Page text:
Personally, I enjoyed the new mission setup Dark Moon employs over the first Luigi’s Mansion, but I can also see why some players might find it a bit off putting. Instead of having free rein to explore each mansion at your leisure, each different location is split up into a series of missions, which let you progress through the buildings in small, segmented sections before being ripped away back to home base by an annoying Professor E. Gadd. The disjointed structure can take a little getting used to and you’ll inevitably find yourself backtracking through the same rooms in each subsequent mission. But every new attachment or upgrade you find will let Luigi explore each room in a completely different light and replay previous missions to earn a higher score and uncover other secrets. Each mission also features a hidden Boo to find and capture and finding them all will unlock a special bonus level for that respective mansion. At the end of each mansion, Luigi will encounter a thrilling boss fight. Without giving too much away, these are some of the best moments in Dark Moon, and really force you to use your Poltergust 5000 in fun and exciting new ways throughout the puzzle-oriented showdowns.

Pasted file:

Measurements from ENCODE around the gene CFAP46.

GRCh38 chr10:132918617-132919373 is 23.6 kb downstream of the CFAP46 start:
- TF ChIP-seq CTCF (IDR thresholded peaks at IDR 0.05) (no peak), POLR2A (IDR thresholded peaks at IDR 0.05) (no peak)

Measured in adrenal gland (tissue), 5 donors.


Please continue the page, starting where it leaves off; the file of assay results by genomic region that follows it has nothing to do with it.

Another new and welcomed addition to the Luigi’s Mansion universe in Dark Moon is a cooperative multiplayer mode called ScareScraper, in which you and up to three friends can band together and see how many ghostridden floors of a bonus sixth mansion you can clear. The ScareScraper mode is actually a whole lot of fun and it gives a nice little something extra to keep the scares coming after you’ve completed the main, single player game. But in the end, Dark Moon is still inherently a Luigi’s Mansion game and even after all these years, it still feels like a perfectly natural progression from the first game, which is a truly amazing accomplishment in this day and age of gaming. From gorgeous graphics and a hauntingly atmospheric presentation, to insanely rewarding exploration based gameplay and ghosthunting battling, Luigi’s Mansion: Dark Moon pulls up tastefully fun scares around every corner.

If you’re still on the fence about buying a Nintendo 3DS, there has never been a better reason to invest in Nintendo’s latest handheld system, as Dark Moon marks a return to Nintendo’s wildly imaginative days of old. The Big N has been promoting 2013 as the “Year of Luigi” and I couldn’t imagine the campaign kicking off in a more fitting way. Even if it takes another 12 years before we see a Luigi’s Mansion 3, Dark Moon has shown us that some things are very much worth the wait.

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Boo! Still nothing?

 

Story – 8/10

Graphics – 10/10

Gameplay – 10/10

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Music – 10/10

Multiplayer – 9/10

Replayability – 10/10